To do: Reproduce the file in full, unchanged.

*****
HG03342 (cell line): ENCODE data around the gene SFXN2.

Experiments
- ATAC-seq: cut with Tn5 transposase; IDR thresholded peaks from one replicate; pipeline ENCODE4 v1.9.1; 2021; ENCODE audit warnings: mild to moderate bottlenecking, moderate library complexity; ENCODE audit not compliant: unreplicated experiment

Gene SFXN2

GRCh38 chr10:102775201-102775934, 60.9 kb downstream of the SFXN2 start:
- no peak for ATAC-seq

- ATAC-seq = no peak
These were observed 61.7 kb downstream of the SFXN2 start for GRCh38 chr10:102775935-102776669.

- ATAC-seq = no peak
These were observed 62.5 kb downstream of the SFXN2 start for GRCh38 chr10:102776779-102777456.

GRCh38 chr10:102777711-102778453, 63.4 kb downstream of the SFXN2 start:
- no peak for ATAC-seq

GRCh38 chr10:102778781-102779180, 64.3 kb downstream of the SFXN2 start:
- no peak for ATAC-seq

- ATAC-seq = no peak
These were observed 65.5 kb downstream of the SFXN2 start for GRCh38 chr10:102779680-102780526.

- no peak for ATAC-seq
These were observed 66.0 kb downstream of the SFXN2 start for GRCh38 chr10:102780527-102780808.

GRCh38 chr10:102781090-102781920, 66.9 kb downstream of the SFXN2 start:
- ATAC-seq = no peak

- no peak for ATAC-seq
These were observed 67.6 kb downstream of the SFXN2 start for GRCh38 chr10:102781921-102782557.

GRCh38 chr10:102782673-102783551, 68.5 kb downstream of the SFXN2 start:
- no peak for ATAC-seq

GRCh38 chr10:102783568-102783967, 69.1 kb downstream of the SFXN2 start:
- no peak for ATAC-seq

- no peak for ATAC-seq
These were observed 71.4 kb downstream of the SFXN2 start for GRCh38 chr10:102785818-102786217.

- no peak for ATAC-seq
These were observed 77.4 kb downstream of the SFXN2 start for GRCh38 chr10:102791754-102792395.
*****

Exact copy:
HG03342 (cell line): ENCODE data around the gene SFXN2.

Experiments
- ATAC-seq: cut with Tn5 transposase; IDR thresholded peaks from one replicate; pipeline ENCODE4 v1.9.1; 2021; ENCODE audit warnings: mild to moderate bottlenecking, moderate library complexity; ENCODE audit not compliant: unreplicated experiment

Gene SFXN2

GRCh38 chr10:102775201-102775934, 60.9 kb downstream of the SFXN2 start:
- no peak for ATAC-seq

- ATAC-seq = no peak
These were observed 61.7 kb downstream of the SFXN2 start for GRCh38 chr10:102775935-102776669.

- ATAC-seq = no peak
These were observed 62.5 kb downstream of the SFXN2 start for GRCh38 chr10:102776779-102777456.

GRCh38 chr10:102777711-102778453, 63.4 kb downstream of the SFXN2 start:
- no peak for ATAC-seq

GRCh38 chr10:102778781-102779180, 64.3 kb downstream of the SFXN2 start:
- no peak for ATAC-seq

- ATAC-seq = no peak
These were observed 65.5 kb downstream of the SFXN2 start for GRCh38 chr10:102779680-102780526.

- no peak for ATAC-seq
These were observed 66.0 kb downstream of the SFXN2 start for GRCh38 chr10:102780527-102780808.

GRCh38 chr10:102781090-102781920, 66.9 kb downstream of the SFXN2 start:
- ATAC-seq = no peak

- no peak for ATAC-seq
These were observed 67.6 kb downstream of the SFXN2 start for GRCh38 chr10:102781921-102782557.

GRCh38 chr10:102782673-102783551, 68.5 kb downstream of the SFXN2 start:
- no peak for ATAC-seq

GRCh38 chr10:102783568-102783967, 69.1 kb downstream of the SFXN2 start:
- no peak for ATAC-seq

- no peak for ATAC-seq
These were observed 71.4 kb downstream of the SFXN2 start for GRCh38 chr10:102785818-102786217.

- no peak for ATAC-seq
These were observed 77.4 kb downstream of the SFXN2 start for GRCh38 chr10:102791754-102792395.